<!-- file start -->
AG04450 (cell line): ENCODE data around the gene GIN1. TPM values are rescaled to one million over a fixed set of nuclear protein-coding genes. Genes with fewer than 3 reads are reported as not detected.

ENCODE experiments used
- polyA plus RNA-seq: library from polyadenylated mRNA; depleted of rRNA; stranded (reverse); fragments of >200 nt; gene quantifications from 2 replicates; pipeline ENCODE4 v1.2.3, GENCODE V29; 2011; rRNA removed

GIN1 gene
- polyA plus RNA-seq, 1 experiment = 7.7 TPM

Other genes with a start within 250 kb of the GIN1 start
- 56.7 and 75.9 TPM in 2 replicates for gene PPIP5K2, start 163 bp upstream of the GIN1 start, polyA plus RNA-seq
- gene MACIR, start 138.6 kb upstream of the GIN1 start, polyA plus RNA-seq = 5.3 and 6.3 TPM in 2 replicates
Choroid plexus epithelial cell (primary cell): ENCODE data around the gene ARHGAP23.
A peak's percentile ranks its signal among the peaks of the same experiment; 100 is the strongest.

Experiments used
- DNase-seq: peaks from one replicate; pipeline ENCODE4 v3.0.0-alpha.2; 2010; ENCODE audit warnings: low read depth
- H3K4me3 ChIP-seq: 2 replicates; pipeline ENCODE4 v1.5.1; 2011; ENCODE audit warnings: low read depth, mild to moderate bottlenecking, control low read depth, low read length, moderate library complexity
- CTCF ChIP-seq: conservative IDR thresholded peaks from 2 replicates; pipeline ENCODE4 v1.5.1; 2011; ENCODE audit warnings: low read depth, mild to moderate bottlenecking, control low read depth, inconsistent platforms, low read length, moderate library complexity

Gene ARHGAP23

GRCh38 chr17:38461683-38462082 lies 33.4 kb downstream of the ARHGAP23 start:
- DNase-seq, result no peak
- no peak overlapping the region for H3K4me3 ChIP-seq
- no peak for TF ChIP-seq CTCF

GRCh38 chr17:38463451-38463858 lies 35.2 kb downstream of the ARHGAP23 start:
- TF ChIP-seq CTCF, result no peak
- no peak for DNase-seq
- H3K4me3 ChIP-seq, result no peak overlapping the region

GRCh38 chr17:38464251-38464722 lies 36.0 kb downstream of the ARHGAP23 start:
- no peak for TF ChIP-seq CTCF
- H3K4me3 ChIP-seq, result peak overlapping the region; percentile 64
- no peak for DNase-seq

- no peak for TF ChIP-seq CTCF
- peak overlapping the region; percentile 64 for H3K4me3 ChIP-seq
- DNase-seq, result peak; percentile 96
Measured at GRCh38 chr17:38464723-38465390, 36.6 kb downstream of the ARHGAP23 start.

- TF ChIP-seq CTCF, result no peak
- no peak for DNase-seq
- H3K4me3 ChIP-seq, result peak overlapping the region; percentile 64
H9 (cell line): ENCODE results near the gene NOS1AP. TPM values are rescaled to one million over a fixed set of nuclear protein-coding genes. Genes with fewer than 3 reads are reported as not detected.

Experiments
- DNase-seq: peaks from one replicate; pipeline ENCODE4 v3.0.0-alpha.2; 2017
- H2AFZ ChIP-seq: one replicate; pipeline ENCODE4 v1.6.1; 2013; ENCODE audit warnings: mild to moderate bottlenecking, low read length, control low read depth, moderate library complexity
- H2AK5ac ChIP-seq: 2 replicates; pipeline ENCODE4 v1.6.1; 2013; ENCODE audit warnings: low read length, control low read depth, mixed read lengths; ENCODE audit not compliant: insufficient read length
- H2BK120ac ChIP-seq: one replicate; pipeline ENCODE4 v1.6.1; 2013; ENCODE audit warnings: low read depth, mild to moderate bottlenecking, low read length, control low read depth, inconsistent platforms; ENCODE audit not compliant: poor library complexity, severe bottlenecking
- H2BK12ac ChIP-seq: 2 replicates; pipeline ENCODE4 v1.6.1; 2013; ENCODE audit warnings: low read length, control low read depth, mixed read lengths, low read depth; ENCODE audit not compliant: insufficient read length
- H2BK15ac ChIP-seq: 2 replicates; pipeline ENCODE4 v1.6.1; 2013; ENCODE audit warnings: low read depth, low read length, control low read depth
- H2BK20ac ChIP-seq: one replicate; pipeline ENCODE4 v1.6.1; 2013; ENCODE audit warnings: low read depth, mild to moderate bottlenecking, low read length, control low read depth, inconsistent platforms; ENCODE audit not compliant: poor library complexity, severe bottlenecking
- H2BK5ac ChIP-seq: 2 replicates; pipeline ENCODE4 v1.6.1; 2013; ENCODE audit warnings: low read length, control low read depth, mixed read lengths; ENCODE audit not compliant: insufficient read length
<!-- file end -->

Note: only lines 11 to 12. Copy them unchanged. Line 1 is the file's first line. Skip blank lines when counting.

Experiments used
- DNase-seq: peaks from one replicate; pipeline ENCODE4 v3.0.0-alpha.2; 2010; ENCODE audit warnings: low read depth